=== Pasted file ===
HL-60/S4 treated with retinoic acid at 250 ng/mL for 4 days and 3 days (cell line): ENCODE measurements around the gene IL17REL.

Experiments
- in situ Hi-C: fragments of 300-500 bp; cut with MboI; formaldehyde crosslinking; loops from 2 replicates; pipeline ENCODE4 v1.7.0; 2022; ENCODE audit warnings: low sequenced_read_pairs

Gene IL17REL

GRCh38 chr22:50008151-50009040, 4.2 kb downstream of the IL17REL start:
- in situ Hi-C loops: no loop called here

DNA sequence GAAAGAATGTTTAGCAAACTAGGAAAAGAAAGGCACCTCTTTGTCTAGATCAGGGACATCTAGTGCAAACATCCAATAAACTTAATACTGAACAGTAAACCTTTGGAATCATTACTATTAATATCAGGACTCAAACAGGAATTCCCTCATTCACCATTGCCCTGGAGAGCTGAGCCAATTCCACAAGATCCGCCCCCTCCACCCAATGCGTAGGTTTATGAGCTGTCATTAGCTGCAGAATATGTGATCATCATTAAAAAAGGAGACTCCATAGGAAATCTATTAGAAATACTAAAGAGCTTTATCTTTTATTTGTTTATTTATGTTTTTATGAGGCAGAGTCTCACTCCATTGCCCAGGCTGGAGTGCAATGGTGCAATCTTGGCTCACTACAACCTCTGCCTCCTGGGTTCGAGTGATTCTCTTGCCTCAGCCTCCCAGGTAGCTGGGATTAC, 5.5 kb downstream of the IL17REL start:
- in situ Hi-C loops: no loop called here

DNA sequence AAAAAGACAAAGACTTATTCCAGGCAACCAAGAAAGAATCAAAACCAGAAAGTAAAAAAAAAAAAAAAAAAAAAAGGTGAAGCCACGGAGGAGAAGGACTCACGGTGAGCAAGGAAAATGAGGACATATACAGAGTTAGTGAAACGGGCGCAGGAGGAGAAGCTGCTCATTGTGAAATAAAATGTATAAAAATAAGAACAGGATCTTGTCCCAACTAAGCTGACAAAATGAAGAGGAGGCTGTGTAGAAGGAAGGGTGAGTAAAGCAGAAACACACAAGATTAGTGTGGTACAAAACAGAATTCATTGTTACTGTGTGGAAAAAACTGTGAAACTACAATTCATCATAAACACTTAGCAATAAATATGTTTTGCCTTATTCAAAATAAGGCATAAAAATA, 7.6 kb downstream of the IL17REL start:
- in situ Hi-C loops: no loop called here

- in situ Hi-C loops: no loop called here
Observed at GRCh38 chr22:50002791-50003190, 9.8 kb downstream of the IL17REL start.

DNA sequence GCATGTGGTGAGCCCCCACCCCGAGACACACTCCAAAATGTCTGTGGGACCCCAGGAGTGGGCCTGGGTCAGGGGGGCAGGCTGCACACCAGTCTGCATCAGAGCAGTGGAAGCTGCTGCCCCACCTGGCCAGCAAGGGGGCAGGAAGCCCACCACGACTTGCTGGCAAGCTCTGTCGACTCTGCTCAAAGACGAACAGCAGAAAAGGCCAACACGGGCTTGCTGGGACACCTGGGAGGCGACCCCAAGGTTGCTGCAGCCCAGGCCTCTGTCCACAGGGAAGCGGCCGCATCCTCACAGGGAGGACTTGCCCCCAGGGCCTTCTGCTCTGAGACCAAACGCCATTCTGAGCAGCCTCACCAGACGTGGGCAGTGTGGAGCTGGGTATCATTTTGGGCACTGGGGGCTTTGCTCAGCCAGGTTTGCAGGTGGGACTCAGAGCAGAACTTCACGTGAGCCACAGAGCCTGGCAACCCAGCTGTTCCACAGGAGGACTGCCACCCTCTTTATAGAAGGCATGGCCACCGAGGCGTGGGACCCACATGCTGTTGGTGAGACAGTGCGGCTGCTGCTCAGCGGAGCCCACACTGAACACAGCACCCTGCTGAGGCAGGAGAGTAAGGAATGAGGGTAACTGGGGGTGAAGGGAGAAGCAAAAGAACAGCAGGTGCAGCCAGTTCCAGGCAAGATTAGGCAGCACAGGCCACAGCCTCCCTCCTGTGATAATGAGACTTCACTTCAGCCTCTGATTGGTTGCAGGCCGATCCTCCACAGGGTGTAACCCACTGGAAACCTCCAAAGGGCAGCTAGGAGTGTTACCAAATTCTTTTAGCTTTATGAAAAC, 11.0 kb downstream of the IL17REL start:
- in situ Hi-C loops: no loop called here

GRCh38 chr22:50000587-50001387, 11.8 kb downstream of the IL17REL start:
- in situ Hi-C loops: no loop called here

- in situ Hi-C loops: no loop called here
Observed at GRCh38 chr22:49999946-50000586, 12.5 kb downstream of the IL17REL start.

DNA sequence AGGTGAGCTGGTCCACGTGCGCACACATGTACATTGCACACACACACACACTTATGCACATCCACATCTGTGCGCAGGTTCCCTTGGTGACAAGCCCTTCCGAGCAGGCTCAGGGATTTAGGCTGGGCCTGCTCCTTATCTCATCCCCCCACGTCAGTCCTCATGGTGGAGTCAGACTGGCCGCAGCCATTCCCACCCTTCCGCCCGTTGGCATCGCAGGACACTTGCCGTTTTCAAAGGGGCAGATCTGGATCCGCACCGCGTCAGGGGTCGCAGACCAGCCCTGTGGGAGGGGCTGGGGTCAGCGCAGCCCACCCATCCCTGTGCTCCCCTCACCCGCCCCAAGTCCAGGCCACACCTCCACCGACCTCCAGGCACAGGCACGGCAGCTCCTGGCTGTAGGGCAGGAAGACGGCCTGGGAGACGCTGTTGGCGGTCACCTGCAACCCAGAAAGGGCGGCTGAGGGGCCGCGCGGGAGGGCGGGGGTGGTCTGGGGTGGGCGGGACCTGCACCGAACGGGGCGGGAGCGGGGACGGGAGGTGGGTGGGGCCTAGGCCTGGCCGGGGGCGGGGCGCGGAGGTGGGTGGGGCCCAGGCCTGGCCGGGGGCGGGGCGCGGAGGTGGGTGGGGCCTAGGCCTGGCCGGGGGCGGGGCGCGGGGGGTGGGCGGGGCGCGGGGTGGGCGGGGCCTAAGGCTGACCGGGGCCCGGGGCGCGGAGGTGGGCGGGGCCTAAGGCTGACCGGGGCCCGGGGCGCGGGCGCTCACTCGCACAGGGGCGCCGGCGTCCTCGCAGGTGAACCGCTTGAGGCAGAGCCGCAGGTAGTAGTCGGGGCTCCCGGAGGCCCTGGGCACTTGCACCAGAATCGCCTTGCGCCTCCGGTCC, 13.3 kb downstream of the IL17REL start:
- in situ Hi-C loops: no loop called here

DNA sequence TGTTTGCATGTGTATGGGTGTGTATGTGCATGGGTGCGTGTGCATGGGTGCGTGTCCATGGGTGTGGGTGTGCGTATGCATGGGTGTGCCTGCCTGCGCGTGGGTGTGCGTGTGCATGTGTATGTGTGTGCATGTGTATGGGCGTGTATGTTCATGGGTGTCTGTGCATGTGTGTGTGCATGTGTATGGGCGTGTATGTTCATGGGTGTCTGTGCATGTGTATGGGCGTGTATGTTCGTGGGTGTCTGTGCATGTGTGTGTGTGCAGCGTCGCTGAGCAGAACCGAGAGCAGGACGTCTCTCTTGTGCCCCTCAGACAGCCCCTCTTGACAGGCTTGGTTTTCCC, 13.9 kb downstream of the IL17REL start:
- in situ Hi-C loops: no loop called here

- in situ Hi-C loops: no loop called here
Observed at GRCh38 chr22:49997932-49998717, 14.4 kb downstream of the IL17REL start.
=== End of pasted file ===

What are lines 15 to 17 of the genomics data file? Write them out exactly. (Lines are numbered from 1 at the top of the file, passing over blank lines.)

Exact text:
GRCh38 chr22:50000587-50001387, 11.8 kb downstream of the IL17REL start:
- in situ Hi-C loops: no loop called here

- in situ Hi-C loops: no loop called here